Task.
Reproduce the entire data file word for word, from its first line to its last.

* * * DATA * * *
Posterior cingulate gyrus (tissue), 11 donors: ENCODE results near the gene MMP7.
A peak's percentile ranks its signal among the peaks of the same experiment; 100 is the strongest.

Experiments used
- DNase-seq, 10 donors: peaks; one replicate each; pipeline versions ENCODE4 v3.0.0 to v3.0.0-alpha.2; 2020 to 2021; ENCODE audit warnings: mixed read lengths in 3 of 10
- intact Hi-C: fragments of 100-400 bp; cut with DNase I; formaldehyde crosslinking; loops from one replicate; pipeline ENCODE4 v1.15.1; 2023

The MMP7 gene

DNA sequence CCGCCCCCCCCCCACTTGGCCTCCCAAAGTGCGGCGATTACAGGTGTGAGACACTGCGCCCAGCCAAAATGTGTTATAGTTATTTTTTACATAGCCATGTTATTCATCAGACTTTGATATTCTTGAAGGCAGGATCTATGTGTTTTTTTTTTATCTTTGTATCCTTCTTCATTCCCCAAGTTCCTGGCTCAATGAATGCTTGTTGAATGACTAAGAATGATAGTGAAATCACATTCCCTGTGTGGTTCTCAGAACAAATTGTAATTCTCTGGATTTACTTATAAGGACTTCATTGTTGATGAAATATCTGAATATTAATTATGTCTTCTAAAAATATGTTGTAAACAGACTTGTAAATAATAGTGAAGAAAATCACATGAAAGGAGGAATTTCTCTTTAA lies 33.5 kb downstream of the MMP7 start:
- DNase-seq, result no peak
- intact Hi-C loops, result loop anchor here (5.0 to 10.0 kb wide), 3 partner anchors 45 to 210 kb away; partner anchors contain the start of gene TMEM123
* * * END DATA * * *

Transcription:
Posterior cingulate gyrus (tissue), 11 donors: ENCODE results near the gene MMP7.
A peak's percentile ranks its signal among the peaks of the same experiment; 100 is the strongest.

Experiments used
- DNase-seq, 10 donors: peaks; one replicate each; pipeline versions ENCODE4 v3.0.0 to v3.0.0-alpha.2; 2020 to 2021; ENCODE audit warnings: mixed read lengths in 3 of 10
- intact Hi-C: fragments of 100-400 bp; cut with DNase I; formaldehyde crosslinking; loops from one replicate; pipeline ENCODE4 v1.15.1; 2023

The MMP7 gene

DNA sequence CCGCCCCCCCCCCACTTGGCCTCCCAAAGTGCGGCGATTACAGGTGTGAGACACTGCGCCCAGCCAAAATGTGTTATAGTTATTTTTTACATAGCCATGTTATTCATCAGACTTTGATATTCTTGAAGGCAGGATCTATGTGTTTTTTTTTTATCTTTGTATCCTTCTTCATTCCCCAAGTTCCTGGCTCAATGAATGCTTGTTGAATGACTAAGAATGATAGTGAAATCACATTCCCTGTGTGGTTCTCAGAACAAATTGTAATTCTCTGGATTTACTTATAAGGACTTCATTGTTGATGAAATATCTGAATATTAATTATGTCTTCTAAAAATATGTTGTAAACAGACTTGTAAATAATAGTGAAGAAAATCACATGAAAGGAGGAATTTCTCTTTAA lies 33.5 kb downstream of the MMP7 start:
- DNase-seq, result no peak
- intact Hi-C loops, result loop anchor here (5.0 to 10.0 kb wide), 3 partner anchors 45 to 210 kb away; partner anchors contain the start of gene TMEM123